It’s weird to think I’ve only got 8 weeks left at work – and actually, it’s only 6 weeks of work and two weeks of holiday. It’ll be strange when I’ve left and won’t have to get up early for a few weeks, but then the new adventure begins – my life as a commuter! I’m not sure I’m mentally ready yet for the train journey from Leeds to Sheffield and back three times a week, but at least it won’t be every day. I’m already planning the journey – flask, Kindle, music: sorted. I’ve already seen a reading list for the MA course and, seeing as we’ve got a few of the books here at MMU, I’ve had a look through some of them already to get back into the swing of things. That’s possibly a bit over-keen, but I like to be prepared. I’m determined to be a good, disciplined student this time round! We’ll see how long it lasts… I’ll be continuing to blog throughout the next year, documenting how I balance my studies and my job, and hopefully writing up a few events as well (I’m planning on going to LibraryCamp UK in the Autumn, for a start).

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Silence in the library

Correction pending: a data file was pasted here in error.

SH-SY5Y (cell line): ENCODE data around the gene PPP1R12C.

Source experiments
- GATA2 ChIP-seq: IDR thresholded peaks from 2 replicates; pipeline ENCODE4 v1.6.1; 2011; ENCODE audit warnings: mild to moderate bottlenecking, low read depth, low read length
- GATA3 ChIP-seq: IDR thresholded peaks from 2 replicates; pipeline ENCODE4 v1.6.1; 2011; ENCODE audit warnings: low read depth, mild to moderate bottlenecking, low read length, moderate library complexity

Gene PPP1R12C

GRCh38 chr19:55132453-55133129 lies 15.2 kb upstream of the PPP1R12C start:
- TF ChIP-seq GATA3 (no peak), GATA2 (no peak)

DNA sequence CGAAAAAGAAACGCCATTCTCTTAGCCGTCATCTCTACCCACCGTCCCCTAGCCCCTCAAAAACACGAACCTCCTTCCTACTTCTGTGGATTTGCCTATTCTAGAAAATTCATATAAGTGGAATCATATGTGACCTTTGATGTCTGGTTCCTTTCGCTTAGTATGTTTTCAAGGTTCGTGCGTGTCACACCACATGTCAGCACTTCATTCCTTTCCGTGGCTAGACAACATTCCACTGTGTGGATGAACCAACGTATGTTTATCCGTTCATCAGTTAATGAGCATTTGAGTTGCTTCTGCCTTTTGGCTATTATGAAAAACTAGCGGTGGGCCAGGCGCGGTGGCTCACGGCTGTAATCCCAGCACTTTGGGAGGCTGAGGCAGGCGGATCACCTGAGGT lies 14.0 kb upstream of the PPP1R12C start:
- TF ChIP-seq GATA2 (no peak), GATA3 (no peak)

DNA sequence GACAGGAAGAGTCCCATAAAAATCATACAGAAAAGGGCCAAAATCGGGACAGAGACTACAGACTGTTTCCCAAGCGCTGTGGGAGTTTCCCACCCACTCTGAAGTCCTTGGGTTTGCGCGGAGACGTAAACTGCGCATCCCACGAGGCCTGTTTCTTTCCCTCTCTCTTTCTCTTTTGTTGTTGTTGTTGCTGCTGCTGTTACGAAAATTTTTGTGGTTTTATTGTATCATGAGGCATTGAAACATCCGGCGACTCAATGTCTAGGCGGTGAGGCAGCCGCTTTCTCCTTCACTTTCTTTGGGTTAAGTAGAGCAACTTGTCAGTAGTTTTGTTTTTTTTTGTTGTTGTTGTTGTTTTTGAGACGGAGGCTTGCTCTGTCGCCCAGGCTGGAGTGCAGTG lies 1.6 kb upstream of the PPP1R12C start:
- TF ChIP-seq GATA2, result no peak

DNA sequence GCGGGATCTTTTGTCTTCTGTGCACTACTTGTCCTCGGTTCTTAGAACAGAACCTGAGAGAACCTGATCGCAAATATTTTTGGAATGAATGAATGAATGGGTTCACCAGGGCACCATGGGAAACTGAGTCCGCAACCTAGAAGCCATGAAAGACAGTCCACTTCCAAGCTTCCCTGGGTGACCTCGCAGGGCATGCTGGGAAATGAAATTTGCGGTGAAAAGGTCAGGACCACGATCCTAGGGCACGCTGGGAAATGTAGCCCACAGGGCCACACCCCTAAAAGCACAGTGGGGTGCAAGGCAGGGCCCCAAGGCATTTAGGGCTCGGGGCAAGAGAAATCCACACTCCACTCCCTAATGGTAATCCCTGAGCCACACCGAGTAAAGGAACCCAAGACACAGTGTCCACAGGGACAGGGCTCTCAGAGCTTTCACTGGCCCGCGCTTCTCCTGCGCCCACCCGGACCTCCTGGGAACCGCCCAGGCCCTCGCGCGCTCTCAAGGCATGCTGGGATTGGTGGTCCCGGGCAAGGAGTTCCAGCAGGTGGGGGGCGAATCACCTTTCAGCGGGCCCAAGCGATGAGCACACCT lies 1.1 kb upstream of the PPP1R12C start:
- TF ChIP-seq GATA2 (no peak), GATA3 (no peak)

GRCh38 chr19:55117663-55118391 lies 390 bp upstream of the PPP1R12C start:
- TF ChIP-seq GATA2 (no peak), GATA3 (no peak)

I’m getting worse at updating the blog – it’s not unexpected though, as less new and exciting stuff happens to me these days! However, I thought I should probably just do a quick update on what’s going on with library life at the moment.

Exams and dissertation season has been and gone, and blimey, that was busy. People were banging on the doors fifteen minutes before we open, so desperate were they to get their hands on our thesis collection, and the demand for laptops was so high we had to turn people away. What amused me were the “regulars” who would come in every day for two weeks and ask for the same three theses – why didn’t they just photocopy the relevant bits?! There was also one guy who would come in every day and ask for a laptop – it got to the point where it felt like I worked in a pub (“the usual?”). There was, of course, all the stress and frustration that comes with exam season – not for me, but for the students. We had printer problems, network problems, printing credits going missing and essays disappearing. It meant I got to use all my customer service and “dealing with difficult situations” skills from those training sessions earlier in the year!